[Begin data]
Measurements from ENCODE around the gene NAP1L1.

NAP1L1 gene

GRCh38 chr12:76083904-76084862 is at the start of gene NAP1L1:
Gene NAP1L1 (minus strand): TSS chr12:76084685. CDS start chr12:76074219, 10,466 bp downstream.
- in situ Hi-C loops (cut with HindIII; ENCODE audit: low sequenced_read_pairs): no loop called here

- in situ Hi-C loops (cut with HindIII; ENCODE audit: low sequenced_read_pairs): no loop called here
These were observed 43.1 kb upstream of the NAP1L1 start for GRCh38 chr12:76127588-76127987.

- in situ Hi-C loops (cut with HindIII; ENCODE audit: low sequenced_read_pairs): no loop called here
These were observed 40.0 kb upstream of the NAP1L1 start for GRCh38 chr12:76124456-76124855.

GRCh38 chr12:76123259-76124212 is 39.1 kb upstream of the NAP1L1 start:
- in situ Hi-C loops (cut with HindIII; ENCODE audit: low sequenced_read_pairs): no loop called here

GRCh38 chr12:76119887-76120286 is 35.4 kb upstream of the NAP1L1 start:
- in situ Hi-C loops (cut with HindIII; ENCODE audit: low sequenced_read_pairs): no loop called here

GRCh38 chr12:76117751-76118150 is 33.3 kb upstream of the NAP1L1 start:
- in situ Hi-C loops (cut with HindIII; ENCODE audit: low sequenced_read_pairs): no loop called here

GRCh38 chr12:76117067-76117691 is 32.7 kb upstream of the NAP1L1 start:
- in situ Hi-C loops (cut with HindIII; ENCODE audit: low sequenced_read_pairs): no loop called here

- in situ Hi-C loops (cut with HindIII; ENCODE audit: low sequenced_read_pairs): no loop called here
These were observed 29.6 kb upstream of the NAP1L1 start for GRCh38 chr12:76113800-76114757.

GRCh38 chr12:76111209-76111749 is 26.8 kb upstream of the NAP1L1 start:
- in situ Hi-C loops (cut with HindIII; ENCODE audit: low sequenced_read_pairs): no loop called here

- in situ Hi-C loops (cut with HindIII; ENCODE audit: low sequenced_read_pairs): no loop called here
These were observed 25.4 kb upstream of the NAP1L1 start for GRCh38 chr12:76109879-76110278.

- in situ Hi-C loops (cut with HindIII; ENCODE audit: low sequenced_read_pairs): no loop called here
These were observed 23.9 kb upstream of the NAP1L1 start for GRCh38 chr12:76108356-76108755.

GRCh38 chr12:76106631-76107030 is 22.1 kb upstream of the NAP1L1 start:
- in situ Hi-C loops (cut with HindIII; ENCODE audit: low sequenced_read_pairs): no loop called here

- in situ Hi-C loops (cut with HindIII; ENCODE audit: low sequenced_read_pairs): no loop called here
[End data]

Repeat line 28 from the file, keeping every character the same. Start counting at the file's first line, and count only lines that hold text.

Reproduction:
- in situ Hi-C loops (cut with HindIII; ENCODE audit: low sequenced_read_pairs): no loop called here